WASHINGTON (CN) – A federal judge upheld a rule Monday that opens up a portion of the western Gulf of Maine to commercial and recreational fishing for the first time.
The Conservation Law Foundation had challenged the rule last year, claiming the National Marine Fisheries Service wrongly prioritized economic considerations over its conservation duty when it reduced the protected area in that portion of the Gulf by about 25%.
While the rule offered habitat protection in the eastern Gulf of Maine for the first time, the conservation group said the agency and the New England Regional Council should have closed more of the Gulf to fishing.
U.S. District Judge James Boasberg found Monday, however, that the rule passes muster.
“The service, aided by the council, considered the relevant factors of habitat protection and economic impact and reached a conclusion that protected habitat in Small Eastern Maine only,” the 63-page opinion says. “The ‘rational connection between the facts found and the choice made’ is evident.”
Boasberg noted that courts give agencies great deference when they make complex judgments requiring expert scientific input.
“When an agency talks scientific data, courts listen,” the opinion says. “As long as the ultimate decision is reasonable and reasonably explained, that decision will stand.”
The Conservation Law Foundation expressed disappointment in the ruling, saying it will hurt crucial fish habitats and deep-sea corals in New England.
“Our region continues to suffer from ineffective fishery management and several overfished stocks,” Peter Shelley, the foundation’s senior counsel, said in an email. “These controllable problems are now being compounded by the negative effects of climate change in the Gulf of Maine. Congress has specifically directed fishery managers to protect the habitats that are necessary for healthy fisheries, even if that protection causes some short-term economic impacts.”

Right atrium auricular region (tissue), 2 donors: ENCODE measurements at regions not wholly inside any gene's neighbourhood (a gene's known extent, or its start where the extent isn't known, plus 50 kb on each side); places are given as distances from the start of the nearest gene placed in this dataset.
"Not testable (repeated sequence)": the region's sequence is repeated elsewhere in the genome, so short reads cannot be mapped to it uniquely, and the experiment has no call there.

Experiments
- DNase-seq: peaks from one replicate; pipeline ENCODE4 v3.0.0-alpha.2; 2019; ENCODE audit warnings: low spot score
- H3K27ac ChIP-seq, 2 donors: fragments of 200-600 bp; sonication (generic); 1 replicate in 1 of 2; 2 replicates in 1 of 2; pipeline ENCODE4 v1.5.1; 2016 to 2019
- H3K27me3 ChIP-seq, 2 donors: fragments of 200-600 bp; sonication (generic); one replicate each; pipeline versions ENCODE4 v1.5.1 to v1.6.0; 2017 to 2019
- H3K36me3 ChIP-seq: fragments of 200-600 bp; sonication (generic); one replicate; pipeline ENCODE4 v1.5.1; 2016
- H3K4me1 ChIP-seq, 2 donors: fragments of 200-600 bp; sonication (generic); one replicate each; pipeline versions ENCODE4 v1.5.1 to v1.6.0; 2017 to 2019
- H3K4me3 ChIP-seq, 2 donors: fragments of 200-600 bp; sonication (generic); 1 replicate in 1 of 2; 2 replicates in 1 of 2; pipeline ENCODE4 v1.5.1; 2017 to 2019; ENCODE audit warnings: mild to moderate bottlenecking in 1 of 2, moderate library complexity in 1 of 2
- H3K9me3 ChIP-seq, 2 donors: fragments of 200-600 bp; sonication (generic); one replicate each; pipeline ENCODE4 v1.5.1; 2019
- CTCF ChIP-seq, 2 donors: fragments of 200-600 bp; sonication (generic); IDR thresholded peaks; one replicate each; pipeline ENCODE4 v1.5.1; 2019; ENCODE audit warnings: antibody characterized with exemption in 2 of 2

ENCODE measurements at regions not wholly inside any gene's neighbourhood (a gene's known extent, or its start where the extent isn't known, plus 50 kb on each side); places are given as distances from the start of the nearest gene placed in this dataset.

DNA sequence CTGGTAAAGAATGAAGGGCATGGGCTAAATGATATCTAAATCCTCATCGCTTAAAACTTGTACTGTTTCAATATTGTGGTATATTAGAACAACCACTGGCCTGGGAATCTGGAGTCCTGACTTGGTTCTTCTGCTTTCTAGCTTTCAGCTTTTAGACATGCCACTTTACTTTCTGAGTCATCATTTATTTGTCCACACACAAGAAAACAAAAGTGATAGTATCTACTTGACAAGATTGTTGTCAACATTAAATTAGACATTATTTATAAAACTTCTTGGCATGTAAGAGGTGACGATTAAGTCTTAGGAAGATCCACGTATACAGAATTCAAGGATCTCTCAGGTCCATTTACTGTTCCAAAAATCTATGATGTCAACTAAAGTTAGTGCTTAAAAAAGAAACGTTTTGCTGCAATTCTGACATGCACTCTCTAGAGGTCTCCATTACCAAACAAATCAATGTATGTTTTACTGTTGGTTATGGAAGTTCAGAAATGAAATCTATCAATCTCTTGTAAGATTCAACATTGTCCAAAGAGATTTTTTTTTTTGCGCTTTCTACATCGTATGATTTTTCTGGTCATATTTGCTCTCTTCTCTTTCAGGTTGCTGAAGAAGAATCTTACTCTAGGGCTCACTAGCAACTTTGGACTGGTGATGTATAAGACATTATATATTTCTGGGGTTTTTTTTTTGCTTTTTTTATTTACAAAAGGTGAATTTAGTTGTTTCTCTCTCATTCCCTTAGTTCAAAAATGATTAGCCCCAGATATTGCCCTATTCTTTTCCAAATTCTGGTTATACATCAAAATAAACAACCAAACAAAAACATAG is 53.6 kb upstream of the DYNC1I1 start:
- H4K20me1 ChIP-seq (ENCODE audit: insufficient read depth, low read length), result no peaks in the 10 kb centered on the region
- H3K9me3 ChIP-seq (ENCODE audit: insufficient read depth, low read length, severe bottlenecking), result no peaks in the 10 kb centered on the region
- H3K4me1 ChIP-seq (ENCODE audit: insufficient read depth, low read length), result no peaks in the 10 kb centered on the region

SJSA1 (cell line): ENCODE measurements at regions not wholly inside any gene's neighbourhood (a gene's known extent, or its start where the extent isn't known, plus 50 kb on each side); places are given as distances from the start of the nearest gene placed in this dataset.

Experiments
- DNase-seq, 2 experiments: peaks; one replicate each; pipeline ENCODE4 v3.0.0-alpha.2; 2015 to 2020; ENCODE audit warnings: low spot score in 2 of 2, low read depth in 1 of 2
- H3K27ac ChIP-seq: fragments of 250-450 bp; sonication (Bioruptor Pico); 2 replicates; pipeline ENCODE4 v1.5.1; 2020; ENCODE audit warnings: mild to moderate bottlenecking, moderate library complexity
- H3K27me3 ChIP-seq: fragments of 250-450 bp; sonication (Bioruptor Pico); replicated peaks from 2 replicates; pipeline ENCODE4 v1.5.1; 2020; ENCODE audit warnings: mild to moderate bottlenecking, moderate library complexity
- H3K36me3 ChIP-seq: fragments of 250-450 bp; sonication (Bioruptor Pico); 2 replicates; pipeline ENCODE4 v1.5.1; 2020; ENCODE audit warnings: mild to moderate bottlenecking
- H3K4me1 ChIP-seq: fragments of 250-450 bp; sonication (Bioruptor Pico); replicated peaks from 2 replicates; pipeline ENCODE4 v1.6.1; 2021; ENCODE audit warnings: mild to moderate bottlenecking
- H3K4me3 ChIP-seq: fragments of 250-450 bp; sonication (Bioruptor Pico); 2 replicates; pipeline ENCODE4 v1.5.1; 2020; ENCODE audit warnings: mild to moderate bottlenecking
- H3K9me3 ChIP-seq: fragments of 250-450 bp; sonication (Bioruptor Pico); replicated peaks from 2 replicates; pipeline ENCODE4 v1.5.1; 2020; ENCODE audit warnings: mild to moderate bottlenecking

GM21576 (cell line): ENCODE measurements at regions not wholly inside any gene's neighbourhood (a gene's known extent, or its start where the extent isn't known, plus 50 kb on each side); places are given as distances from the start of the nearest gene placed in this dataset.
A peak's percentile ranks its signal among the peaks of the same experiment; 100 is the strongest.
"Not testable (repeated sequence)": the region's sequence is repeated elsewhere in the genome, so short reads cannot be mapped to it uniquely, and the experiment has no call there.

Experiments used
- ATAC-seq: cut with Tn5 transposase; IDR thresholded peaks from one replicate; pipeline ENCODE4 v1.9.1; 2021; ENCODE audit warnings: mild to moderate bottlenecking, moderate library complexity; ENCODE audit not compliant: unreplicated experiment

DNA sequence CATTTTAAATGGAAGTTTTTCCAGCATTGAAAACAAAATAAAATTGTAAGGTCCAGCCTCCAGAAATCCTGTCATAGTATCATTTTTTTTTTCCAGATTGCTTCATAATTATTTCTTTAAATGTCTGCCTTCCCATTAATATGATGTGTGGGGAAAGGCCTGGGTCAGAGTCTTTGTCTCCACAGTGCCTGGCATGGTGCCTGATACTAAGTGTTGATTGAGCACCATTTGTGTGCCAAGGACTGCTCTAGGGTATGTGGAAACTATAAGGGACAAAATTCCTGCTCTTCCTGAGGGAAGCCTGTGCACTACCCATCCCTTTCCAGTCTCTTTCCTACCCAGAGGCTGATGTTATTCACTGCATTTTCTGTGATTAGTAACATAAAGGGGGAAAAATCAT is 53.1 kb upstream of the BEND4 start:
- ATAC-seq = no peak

The group had argued that the rule amounts to a “dereliction” of the National Marine Fisheries Service’s conservation duties. It also alleged violations of the Magnuson-Stevens Fishery Conservation and Management Act, which directs the agency to protect essential fish habitat.
But Boasberg noted that directive is not absolute.
“The council is no doubt required to consider the impact of fishing on essential habitat,” he wrote. “It need not, however, exalt this objective over all others.”
The Conservation Law Foundation had argued that the agency’s effort fell short of the procedural demands of the National Environmental Protection Act, which it said required the agency to consider a range of alternatives. Here, too, Boasberg deferred to the agency.
“In the end, the decisions that CLF challenges entail the type of line-drawing exercises properly entrusted to the Agency’s discretion,” the opinion says, abbreviating the Conservation Law Foundation. “The court sees nothing unreasonable in the council’s analyses of alternatives. That dooms plaintiff’s claim here.”
John Ewald with the National Oceanic and Atmospheric Administration said the agency is reviewing the ruling.